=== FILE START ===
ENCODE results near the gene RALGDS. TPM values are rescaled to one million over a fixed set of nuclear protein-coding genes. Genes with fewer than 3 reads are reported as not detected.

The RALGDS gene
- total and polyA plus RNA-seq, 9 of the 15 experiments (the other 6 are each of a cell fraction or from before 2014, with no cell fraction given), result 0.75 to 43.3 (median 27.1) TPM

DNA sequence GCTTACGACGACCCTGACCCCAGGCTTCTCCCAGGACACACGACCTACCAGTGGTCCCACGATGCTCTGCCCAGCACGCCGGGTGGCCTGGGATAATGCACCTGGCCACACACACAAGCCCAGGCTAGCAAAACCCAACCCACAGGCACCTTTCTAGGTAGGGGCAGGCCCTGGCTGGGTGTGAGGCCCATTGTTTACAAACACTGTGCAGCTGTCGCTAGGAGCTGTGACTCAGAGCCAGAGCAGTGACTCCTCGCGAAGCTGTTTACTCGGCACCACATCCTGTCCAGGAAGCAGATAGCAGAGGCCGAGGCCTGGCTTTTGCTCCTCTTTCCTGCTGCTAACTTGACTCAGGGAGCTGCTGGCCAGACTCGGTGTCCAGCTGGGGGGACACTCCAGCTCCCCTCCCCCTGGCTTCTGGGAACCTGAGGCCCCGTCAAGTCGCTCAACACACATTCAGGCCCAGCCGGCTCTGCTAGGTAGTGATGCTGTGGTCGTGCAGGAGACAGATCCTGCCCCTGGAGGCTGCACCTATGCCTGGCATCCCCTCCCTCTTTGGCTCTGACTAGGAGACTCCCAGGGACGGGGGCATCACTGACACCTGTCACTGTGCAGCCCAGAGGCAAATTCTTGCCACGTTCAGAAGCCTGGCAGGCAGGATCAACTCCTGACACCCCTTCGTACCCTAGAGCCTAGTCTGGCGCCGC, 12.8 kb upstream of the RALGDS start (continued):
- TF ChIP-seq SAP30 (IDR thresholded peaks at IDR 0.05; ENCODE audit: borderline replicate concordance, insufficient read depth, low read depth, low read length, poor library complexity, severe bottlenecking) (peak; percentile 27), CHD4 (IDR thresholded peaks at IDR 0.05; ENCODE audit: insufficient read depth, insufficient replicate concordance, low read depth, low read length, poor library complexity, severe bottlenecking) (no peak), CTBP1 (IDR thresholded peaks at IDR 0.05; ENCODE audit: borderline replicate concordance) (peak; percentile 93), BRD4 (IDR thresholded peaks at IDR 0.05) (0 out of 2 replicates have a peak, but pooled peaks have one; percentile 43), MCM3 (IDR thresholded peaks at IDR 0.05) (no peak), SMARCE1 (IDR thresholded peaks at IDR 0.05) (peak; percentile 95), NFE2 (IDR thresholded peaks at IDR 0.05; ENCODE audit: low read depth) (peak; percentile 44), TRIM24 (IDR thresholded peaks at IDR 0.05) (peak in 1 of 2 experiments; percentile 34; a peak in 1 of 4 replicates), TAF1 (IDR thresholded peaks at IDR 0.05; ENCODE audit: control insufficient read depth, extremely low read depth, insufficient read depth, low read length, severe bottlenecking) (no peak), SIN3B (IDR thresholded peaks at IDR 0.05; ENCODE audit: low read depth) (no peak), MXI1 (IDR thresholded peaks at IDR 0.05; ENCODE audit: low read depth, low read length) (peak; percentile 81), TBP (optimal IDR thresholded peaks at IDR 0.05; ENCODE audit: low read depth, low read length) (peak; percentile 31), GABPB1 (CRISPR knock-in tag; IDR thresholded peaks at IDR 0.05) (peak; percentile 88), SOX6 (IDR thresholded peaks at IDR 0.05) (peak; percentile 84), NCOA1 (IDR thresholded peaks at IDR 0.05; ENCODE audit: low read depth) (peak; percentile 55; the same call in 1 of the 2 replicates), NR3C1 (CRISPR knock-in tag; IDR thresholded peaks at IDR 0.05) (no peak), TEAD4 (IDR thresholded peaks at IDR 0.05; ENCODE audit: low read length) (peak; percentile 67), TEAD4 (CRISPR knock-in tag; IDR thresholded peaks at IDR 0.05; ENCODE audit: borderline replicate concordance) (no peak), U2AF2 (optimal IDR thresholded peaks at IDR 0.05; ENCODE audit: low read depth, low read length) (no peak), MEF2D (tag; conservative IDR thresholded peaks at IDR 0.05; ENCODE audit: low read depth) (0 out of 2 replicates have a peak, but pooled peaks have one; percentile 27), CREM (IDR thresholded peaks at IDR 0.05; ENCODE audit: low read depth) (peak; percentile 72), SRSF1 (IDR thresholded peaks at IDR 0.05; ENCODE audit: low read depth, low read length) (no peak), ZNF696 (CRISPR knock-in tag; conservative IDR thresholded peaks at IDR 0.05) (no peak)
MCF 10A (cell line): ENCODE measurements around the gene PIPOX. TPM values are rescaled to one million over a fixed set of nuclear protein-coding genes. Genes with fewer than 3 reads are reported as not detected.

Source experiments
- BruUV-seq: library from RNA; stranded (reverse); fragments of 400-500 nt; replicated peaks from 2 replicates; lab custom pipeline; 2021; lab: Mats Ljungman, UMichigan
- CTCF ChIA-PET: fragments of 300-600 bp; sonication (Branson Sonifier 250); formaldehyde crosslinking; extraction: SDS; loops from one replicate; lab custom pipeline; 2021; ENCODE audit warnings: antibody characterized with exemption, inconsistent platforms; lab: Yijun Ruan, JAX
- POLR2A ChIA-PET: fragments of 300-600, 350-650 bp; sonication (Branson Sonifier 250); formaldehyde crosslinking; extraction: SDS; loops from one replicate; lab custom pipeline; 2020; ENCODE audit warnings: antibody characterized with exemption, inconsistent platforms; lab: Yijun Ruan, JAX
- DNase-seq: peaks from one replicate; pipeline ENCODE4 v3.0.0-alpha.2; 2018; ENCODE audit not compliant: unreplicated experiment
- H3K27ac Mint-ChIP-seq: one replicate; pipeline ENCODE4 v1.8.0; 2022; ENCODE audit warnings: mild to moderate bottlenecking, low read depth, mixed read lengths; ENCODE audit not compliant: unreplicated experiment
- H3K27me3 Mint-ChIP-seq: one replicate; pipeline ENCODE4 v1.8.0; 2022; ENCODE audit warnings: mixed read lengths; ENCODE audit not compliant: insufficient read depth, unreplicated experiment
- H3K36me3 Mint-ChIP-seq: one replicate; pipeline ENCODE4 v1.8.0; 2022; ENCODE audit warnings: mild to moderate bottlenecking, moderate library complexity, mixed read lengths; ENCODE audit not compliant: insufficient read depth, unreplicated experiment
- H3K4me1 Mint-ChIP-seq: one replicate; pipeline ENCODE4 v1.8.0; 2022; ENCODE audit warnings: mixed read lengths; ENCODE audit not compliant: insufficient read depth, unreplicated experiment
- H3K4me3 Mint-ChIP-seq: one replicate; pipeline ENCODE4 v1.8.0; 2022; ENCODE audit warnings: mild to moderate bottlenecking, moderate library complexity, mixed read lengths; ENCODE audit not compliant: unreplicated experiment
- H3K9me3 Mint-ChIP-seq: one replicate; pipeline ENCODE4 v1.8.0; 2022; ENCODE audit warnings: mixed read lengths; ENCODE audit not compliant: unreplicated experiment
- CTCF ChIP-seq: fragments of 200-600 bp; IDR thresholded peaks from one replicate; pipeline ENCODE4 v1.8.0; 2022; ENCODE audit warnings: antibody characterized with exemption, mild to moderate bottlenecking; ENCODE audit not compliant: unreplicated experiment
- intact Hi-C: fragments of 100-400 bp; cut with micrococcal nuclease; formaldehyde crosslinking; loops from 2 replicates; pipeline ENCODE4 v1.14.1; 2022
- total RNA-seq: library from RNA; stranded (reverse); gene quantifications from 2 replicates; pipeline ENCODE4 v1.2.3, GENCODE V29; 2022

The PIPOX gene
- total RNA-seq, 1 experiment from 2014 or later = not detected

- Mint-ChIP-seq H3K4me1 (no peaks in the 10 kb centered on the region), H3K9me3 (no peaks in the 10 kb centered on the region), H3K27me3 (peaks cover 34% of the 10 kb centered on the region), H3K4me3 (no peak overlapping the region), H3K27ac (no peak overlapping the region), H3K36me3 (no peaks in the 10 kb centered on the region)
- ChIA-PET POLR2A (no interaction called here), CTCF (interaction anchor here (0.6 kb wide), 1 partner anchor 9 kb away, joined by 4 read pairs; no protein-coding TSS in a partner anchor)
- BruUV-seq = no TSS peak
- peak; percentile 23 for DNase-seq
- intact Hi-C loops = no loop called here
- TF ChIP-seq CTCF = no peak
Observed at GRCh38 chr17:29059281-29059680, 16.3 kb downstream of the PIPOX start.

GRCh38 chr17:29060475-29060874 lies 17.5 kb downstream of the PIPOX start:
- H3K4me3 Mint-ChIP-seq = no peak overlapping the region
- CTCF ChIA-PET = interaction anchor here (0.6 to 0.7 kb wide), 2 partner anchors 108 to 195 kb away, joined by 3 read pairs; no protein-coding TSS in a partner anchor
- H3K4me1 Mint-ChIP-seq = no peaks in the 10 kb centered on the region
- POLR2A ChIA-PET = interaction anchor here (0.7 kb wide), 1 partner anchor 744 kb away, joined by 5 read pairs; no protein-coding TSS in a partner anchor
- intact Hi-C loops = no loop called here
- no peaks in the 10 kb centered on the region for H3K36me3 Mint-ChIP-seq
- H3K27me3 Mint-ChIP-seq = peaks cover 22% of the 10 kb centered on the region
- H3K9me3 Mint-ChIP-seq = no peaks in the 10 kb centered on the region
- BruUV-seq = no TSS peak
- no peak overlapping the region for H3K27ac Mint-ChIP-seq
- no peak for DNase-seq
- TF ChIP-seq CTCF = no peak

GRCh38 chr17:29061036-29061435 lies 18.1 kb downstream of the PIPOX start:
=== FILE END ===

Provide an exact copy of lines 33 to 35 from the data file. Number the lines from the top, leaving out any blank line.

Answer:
- H3K4me1 Mint-ChIP-seq = no peaks in the 10 kb centered on the region
- POLR2A ChIA-PET = interaction anchor here (0.7 kb wide), 1 partner anchor 744 kb away, joined by 5 read pairs; no protein-coding TSS in a partner anchor
- intact Hi-C loops = no loop called here